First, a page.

What's Your Problem?
September 1, 2013
This weekend marks the eighth anniversary of this column.
For those keeping track, that represents about 1,200 columns, culled from an estimated 80,000 emails and letters.
You might think the Problem Solver has seen almost every consumer complaint imaginable.
Miriam Greenberg is determined to prove you wrong.
The West Chicago resident submitted an email about a problem she was having with the state.
No, Illinois doesn't owe Greenberg any money.
In fact, she has the opposite problem.
"This may sound like a strange request," her email started out. "We can't get the state of Illinois to claim the money that is owed to them."
Greenberg's mother, Gertrude Kushner, passed away June 1, 2009, at age 95 after living several years in a nursing home. The family sold everything Kushner owned to pay for her care. After the money ran out, Medicaid began paying Kushner's nursing home bills, through the state's Department of Healthcare and Family Services.
After Kushner died, the state sent a letter to Greenberg's sister, Natalie Frankenberg, stating Illinois was entitled to all of Kushner's remaining assets. At the time, Kushner had $1,542.28 in a checking account, money the family had kept separate to pay for incidentals and other charges.
Greenberg agreed that the money should go to Illinois.
"They spent over $26,000 on my mother's care over the years," she said. "Any assets left over are supposed to be turned over to the state. It's reasonable."
You'd think it would be easy to get the state to accept a check for $1,542.28.
The state's letter to the family in 2009 listed a phone number and instructions from a Healthcare and Family Services field consultant, who wrote "don't hesitate to contact me by phone."
"If I am not in, leave your name and telephone number, the case name and case number with my answering service, and I will return your call as soon as possible," the letter said.
Frankenberg said she called the number repeatedly during the next four years, but could never reach the field consultant. No one called back.
So the $1,542.28 sat untouched in a bank.
At one point, the bank started charging inactivity fees on the account, but Frankenberg visited the branch, described the situation, and the manager waived the fees.
Tired of waiting for the state to claim the money, Greenberg emailed What's Your Problem?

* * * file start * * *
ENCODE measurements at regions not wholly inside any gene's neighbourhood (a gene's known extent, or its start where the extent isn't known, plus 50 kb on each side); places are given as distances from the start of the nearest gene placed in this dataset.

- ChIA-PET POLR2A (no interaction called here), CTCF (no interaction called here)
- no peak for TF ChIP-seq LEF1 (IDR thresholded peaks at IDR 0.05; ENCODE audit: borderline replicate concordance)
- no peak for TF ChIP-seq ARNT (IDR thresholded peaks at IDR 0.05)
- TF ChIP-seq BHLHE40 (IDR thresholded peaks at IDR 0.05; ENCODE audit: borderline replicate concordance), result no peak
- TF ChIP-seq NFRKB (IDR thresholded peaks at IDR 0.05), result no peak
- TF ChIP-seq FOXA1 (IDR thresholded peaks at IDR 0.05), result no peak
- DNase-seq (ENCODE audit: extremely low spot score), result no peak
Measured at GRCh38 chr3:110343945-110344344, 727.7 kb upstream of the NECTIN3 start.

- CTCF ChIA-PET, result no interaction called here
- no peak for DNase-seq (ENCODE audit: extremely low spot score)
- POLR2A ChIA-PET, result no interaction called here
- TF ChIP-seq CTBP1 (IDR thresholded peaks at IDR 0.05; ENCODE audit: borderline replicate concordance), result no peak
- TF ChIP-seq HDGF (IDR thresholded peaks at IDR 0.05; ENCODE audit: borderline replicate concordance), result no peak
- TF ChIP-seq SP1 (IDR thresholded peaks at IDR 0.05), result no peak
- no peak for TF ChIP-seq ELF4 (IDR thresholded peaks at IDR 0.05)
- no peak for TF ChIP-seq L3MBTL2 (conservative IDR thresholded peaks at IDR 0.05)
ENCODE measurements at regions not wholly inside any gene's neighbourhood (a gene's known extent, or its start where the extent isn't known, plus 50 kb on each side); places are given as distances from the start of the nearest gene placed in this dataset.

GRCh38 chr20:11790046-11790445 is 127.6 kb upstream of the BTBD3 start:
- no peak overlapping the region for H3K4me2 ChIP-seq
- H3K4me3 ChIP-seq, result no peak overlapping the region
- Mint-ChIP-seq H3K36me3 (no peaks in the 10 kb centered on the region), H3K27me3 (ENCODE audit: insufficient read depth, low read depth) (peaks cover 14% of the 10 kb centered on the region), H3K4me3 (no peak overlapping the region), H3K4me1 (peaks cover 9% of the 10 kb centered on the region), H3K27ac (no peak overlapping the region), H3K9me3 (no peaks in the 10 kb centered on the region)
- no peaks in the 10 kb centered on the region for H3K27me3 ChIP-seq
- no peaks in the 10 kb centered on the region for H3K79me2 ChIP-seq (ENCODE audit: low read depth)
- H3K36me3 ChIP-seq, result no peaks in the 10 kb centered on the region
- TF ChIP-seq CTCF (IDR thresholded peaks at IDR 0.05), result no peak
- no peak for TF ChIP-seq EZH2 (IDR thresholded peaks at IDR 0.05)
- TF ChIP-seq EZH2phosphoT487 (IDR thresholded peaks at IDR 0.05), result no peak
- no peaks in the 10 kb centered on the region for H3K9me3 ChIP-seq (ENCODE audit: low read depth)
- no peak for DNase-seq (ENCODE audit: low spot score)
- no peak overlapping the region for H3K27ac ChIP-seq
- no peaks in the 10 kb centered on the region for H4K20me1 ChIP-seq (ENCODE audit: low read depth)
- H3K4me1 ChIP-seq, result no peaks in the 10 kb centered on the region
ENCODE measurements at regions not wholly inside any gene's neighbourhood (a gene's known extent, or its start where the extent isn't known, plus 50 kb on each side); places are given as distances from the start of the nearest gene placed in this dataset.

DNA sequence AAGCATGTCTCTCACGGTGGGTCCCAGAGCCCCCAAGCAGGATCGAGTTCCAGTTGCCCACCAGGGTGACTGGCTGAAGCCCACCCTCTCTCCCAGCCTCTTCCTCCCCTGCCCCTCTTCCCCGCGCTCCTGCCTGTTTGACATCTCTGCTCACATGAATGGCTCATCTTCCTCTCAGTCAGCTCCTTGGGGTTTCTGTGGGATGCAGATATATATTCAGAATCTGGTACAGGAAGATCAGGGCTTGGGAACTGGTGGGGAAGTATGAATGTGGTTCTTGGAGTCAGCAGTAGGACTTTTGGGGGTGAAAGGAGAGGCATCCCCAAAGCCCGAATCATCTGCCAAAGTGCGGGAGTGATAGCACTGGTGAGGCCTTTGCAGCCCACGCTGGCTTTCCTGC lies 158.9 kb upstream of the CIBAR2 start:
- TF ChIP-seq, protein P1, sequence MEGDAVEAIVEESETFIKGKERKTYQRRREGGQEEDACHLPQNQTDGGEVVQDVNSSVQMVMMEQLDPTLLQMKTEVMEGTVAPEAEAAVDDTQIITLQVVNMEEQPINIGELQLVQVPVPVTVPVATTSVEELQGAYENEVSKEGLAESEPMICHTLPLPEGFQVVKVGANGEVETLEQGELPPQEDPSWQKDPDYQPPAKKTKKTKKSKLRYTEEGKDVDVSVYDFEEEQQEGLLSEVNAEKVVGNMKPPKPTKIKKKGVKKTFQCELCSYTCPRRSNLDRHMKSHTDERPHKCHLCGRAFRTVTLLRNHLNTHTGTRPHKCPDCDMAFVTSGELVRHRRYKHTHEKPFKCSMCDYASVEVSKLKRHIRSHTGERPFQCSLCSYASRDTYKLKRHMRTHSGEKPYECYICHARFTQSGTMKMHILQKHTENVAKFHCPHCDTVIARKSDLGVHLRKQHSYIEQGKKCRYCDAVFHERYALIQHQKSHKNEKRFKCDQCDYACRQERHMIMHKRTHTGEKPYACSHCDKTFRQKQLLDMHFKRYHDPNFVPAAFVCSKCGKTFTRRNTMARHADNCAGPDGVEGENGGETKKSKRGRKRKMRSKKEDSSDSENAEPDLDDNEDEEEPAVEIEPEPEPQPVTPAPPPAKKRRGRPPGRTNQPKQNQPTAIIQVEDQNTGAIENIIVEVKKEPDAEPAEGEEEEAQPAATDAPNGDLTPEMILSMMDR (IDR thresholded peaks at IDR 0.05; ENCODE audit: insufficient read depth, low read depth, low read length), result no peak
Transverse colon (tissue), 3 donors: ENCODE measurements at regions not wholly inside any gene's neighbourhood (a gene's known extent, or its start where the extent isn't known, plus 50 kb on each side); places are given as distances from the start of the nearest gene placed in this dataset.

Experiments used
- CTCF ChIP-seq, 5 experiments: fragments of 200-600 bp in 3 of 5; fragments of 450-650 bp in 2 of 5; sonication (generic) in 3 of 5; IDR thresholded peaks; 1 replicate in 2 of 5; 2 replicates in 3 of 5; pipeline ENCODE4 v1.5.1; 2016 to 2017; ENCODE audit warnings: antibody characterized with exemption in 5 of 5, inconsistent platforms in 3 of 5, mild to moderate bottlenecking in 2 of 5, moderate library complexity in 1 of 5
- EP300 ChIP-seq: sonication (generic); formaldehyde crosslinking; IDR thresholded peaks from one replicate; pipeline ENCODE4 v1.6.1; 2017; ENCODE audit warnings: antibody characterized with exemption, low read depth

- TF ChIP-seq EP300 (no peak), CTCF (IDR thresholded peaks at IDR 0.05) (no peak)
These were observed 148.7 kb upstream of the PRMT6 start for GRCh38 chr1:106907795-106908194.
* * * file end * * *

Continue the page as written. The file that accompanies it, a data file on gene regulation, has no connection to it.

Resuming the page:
She said she and her husband worked for the state of Illinois for decades until they retired three years ago.
"We just got fed up with (it)," she said.
Initially, Greenberg hoped her contacts at the state could help persuade Healthcare and Family Services to accept the money, but none of her former colleagues came through, she said.
Given the state's financial situation, Greenberg said it was unconscionable Illinois wouldn't take her mother's $1,542.28.
"It takes the state almost a year to pay their portion of our health insurance," Greenberg said. "It's ridiculous. This is money they could use to pay the bills they have. This is one of the reasons my husband and I retired when we did. It's so frustrating."
Frankenberg said she had friends tell her she should close her mother's checking account and pocket the money.
"I couldn't do that," she said. "That's just not my way of doing things. Honest people don't do things like that, and I like to think of myself as an honest person."
On Monday, the Problem Solver called Kelly Jakubek, a spokeswoman for the Department of Healthcare and Family Services.
The next day, the field consultant who sent the 2009 letter called Frankenberg and set up a time to accept the money.
On Wednesday, Frankenberg went to the bank and got a $1,542.28 cashier's check made out to the state. She then closed her mother's checking account.
Frankenberg delivered the check to the state Thursday.
The field consultant apologized for previous miscommunications, and said he had been on two military deployments during the past four years, Frankenberg said.
"We appreciate the family's honesty and diligent efforts in resolving this matter," Jakubek said.
While Greenberg and Frankenberg were happy to finally pay the state what it was owed, both expressed concern that others might find themselves in a similar situation.
"The big thing for me is, this is just a tiny little drop in the bucket," Frankenberg said. "How many other people owe money that isn't being collected? Hopefully, this will spur the department to be more aggressive collecting money."
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